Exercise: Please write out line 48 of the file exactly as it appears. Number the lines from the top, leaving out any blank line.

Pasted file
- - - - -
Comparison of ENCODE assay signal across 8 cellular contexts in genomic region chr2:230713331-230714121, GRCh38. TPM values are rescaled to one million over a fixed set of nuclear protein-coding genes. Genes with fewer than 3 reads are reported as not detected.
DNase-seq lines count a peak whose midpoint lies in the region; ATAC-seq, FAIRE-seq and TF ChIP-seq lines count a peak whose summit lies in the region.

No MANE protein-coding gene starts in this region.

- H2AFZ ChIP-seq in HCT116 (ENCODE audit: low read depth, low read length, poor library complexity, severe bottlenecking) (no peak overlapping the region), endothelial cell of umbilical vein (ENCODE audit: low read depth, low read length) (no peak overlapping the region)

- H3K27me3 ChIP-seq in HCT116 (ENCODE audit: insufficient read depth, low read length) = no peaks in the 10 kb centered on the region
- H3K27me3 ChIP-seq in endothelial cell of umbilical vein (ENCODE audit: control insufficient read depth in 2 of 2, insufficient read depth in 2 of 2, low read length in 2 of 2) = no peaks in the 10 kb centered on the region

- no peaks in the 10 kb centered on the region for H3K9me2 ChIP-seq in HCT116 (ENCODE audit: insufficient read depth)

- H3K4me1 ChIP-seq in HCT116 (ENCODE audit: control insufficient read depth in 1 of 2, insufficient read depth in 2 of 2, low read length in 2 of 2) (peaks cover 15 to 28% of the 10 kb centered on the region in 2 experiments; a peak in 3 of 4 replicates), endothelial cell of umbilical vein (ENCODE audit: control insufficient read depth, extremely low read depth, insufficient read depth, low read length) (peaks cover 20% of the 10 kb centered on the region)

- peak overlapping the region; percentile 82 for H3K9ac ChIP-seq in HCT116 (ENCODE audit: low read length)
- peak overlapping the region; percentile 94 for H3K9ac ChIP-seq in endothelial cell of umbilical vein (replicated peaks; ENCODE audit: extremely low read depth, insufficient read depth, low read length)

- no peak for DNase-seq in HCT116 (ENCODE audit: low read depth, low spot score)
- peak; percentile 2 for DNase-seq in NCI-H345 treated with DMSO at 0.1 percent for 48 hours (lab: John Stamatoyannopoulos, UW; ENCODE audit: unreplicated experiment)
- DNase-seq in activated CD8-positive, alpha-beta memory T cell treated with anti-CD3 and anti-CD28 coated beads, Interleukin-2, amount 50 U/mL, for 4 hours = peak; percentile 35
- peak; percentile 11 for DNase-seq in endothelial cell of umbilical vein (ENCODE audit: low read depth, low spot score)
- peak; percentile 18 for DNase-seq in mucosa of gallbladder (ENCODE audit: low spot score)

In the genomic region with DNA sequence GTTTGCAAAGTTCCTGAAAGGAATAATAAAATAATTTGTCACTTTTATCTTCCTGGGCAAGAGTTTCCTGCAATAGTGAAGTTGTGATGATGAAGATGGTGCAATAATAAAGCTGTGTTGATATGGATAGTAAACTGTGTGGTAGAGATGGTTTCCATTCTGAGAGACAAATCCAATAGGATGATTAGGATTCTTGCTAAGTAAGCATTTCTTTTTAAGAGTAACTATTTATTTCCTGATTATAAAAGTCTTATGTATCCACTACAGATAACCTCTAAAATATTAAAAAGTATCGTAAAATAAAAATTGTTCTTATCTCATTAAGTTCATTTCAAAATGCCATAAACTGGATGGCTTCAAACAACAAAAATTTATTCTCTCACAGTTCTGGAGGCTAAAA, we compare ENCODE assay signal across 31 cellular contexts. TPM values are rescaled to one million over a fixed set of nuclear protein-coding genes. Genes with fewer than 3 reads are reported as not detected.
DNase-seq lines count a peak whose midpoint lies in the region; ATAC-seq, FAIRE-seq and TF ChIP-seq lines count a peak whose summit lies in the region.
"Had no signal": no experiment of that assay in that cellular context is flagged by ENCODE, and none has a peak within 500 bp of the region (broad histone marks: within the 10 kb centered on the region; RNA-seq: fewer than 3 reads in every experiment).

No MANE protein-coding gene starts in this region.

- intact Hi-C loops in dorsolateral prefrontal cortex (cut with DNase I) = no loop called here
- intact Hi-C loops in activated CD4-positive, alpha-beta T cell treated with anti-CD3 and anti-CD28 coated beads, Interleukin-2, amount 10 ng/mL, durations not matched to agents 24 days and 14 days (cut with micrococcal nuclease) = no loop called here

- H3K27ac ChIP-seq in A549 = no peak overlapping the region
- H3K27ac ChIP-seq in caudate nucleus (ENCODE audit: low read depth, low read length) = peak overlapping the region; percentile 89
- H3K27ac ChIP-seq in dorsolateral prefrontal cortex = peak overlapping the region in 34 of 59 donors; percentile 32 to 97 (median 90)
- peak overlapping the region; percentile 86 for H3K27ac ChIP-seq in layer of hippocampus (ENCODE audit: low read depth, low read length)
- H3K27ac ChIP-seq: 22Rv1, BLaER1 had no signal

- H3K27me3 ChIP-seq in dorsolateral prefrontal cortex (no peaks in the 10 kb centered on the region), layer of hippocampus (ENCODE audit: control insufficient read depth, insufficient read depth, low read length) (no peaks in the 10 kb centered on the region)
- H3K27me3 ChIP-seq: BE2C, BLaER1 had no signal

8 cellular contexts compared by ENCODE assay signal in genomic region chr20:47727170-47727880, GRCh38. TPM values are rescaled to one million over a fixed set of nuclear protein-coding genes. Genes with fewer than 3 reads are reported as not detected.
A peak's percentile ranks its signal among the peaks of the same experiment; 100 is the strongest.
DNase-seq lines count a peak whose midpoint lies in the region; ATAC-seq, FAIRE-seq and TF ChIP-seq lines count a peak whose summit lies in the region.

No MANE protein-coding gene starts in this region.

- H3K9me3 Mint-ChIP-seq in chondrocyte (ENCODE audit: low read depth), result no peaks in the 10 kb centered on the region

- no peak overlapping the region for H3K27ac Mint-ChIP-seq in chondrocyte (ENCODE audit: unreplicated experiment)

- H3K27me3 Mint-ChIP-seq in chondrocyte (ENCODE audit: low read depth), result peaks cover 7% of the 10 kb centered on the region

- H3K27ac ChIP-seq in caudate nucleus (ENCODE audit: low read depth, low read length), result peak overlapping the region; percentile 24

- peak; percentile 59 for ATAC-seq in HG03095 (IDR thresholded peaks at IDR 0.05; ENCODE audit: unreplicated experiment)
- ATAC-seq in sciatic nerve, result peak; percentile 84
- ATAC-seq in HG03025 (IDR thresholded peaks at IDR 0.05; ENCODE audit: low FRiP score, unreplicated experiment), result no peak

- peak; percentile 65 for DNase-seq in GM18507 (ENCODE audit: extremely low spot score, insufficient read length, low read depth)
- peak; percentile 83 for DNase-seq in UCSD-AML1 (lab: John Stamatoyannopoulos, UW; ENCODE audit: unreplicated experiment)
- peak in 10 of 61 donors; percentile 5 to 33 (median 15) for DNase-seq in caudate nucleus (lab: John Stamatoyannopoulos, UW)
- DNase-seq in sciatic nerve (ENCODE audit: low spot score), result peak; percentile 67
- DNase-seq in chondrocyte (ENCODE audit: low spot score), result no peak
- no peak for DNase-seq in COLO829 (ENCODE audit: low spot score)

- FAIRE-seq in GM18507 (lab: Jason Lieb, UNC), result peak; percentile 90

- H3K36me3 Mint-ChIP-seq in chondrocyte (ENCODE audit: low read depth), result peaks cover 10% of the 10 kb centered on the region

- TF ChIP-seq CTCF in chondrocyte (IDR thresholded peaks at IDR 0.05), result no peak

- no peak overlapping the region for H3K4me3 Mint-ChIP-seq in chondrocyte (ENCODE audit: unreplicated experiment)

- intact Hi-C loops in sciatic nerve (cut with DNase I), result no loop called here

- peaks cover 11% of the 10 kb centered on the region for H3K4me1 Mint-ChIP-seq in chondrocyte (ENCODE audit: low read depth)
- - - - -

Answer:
- TF ChIP-seq CTCF in chondrocyte (IDR thresholded peaks at IDR 0.05), result no peak